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Spring is around the corner!

Spring has already sprung in the northern parts of the country, warm days has ensured plants are already bursting to life with new growth. For those of us in the south the chilly weather certainly slows down plant growth and soggy soil makes it hard to dig. With only 4 weeks before the beginning of spring there are many things that can be done now so your garden is ready for those glorious clear days.

Garden Events

For those who are preparing for a spring garden event to be held in their own garden, follow these simple steps to remove the stress of getting the garden perfect for the special day.

  • Be realistic with what you hope to achieve. Many changes can be completed with a minimal budget; all they need is a little extra time.
  • If all your garden requires is extra colour to add the finishing touches, head down to your local garden centre and find out what is available for planting so it looks fabulous at the time of the event. Seedlings should be planted between 3 and 4 months before the event, depending upon the time of the year. This gives them time to mature enough and develop strong sturdy root system before the flowers appear. Garden owners sometimes find this difficult as seedling planting is very seasonal and often the varieties on the shelf at the time of the visit are not the varieties that will be available at the time of planting.
  • If planning to plant advanced pots, (referred to as a ‘potted colour’) you have some time up your sleeve. These instant flowering plants can go in the ground up to a day before the event, but it’s better to let them settle in for about 3 weeks before the onslaught of visitors.
  • Pre-order ‘potted colour’ about 4-6 weeks before planting, as this will give their suppliers enough time to put your order aside and select the best quality plants for you.
  • Mass plant areas, by jamming the plants in close together. This will create an overall effect and an illusion of plants in full flower. This way, it’s not so critical if individual plants are on the small side. Remember to water in with Seasol (30mL per 9 litres of water – standard watering can) as this will kick start your plants.
  • Timing existing plants in the garden to flower brilliantly on the exact day is a little tricky and everyone who is having a garden event wants their roses to be perfect on the day. While we can’t predict weather, pruning at a different time can change main flowering time by a couple of weeks either side of the main flowering flush. For roses to flower exactly on a special day is very much weather related so the trick is to have many repeat flowering varieties to give an overall illusion of abundant colour.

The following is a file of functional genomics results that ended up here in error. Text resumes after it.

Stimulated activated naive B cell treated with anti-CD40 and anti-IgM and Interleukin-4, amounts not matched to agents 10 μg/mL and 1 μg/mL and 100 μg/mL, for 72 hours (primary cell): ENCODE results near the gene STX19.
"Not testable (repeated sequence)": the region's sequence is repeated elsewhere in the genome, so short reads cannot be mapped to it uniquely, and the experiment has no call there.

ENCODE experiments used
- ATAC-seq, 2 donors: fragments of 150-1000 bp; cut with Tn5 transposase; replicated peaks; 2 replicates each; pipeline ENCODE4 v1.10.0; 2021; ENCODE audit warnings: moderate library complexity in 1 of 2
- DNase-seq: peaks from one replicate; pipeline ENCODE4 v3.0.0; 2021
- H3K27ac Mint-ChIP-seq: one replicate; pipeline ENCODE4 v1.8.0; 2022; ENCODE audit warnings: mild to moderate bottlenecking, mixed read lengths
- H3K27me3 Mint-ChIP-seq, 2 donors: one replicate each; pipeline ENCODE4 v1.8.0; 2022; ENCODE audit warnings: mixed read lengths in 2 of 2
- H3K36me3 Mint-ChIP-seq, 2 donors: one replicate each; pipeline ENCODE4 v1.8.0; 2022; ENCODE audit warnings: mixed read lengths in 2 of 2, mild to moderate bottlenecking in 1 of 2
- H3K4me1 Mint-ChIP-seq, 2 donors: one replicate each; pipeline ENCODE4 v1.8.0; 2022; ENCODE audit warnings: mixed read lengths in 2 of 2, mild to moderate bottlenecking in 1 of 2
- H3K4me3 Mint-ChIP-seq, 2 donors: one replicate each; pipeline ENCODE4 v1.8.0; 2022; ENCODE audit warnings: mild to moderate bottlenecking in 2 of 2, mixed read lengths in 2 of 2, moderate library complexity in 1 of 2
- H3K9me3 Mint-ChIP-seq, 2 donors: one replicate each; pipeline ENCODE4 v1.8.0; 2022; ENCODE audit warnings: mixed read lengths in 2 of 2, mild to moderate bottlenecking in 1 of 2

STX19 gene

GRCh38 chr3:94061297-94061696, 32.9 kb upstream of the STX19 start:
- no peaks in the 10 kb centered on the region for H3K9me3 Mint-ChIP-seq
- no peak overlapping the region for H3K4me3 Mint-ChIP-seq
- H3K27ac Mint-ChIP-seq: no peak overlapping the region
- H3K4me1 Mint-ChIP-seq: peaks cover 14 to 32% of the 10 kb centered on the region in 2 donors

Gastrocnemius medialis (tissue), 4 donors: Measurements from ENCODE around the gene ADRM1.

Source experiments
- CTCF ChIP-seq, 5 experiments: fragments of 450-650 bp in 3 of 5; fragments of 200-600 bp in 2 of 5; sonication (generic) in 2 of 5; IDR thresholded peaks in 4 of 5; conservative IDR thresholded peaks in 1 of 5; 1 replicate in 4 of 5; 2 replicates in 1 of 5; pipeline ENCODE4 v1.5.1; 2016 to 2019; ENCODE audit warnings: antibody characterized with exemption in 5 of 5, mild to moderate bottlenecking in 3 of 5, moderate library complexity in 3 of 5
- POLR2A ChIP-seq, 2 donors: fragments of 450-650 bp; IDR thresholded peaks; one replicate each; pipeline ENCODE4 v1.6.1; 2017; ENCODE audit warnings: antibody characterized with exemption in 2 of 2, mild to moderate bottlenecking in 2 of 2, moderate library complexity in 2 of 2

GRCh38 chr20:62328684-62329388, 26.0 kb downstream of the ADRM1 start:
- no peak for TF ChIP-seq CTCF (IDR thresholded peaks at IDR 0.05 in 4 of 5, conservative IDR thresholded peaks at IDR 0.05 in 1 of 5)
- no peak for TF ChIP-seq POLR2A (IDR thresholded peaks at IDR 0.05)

• A week before the event fill every container, pot or basket with plants in flower or varieties that have stunning foliage colour. These can be used as backups or move around to fill any bare spots as needed.
  • Apply an organic based fertiliser, such as PowerFeed over the complete garden in the lead up to the event for 3 or 4 months. Put a sprayer aside for fertiliser only and apply over the foliage every fortnight. Foliar fertilisers are absorbed very readily and there is no wastage, leaching or runoff.

Before you know it the whole garden will be looking fabulous in no time and remember a garden full of healthy plants is a joy to be in.

5 Seedlings for Spring Colour

If you are yearning for some instant colour to brighten up a dull corner, look to your local Garden Centre because they are jam packed with enticing plants over the next few weeks. Plant with premium potting mix and liquid fertilise fortnightly with PowerFeed (50mL per 9 litres water – standard watering can) to ensure a long flowering season.

Pansy – select hybrid varieties as they produce large strong flowers that are resistant to rain damage.

Viola – produce masses of small flowers and are ideal for large pots and containers.

Primula – are perfect for borders and background filling of garden beds.

Pink and white everlastings – are an easy way to add colour to a road verge or bush garden setting. If left to compost down in the garden bed these plants will self-seed easily next year, resulting in an even bigger colour splash next year.

Fantastic fruiting trees for small areas